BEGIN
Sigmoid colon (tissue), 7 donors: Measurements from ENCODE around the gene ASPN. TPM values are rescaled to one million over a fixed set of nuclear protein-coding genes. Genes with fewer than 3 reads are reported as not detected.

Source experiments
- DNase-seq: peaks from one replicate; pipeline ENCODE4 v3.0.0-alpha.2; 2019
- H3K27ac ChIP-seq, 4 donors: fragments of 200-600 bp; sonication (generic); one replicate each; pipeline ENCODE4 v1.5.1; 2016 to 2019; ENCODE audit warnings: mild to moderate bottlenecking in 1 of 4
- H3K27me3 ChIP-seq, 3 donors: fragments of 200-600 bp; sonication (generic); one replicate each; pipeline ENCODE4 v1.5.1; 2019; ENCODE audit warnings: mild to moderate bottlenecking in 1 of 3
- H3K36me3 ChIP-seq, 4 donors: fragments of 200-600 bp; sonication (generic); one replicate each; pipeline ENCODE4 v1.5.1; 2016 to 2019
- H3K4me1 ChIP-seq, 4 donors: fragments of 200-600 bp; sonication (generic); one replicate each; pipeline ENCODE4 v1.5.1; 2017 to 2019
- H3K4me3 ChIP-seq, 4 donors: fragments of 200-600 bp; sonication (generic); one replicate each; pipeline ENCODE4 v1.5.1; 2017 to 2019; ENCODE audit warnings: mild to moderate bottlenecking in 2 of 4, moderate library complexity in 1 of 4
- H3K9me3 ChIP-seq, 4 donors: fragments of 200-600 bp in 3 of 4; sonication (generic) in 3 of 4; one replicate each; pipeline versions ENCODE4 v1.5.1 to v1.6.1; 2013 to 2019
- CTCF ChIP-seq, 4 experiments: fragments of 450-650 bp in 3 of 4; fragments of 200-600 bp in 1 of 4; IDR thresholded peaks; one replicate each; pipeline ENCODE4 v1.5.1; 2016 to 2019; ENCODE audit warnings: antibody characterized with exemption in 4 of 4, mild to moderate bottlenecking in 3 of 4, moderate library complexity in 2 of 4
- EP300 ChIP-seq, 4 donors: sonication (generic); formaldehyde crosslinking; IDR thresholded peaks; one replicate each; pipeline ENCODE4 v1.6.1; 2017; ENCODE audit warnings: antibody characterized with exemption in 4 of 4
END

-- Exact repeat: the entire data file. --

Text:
Sigmoid colon (tissue), 7 donors: Measurements from ENCODE around the gene ASPN. TPM values are rescaled to one million over a fixed set of nuclear protein-coding genes. Genes with fewer than 3 reads are reported as not detected.

Source experiments
- DNase-seq: peaks from one replicate; pipeline ENCODE4 v3.0.0-alpha.2; 2019
- H3K27ac ChIP-seq, 4 donors: fragments of 200-600 bp; sonication (generic); one replicate each; pipeline ENCODE4 v1.5.1; 2016 to 2019; ENCODE audit warnings: mild to moderate bottlenecking in 1 of 4
- H3K27me3 ChIP-seq, 3 donors: fragments of 200-600 bp; sonication (generic); one replicate each; pipeline ENCODE4 v1.5.1; 2019; ENCODE audit warnings: mild to moderate bottlenecking in 1 of 3
- H3K36me3 ChIP-seq, 4 donors: fragments of 200-600 bp; sonication (generic); one replicate each; pipeline ENCODE4 v1.5.1; 2016 to 2019
- H3K4me1 ChIP-seq, 4 donors: fragments of 200-600 bp; sonication (generic); one replicate each; pipeline ENCODE4 v1.5.1; 2017 to 2019
- H3K4me3 ChIP-seq, 4 donors: fragments of 200-600 bp; sonication (generic); one replicate each; pipeline ENCODE4 v1.5.1; 2017 to 2019; ENCODE audit warnings: mild to moderate bottlenecking in 2 of 4, moderate library complexity in 1 of 4
- H3K9me3 ChIP-seq, 4 donors: fragments of 200-600 bp in 3 of 4; sonication (generic) in 3 of 4; one replicate each; pipeline versions ENCODE4 v1.5.1 to v1.6.1; 2013 to 2019
- CTCF ChIP-seq, 4 experiments: fragments of 450-650 bp in 3 of 4; fragments of 200-600 bp in 1 of 4; IDR thresholded peaks; one replicate each; pipeline ENCODE4 v1.5.1; 2016 to 2019; ENCODE audit warnings: antibody characterized with exemption in 4 of 4, mild to moderate bottlenecking in 3 of 4, moderate library complexity in 2 of 4
- EP300 ChIP-seq, 4 donors: sonication (generic); formaldehyde crosslinking; IDR thresholded peaks; one replicate each; pipeline ENCODE4 v1.6.1; 2017; ENCODE audit warnings: antibody characterized with exemption in 4 of 4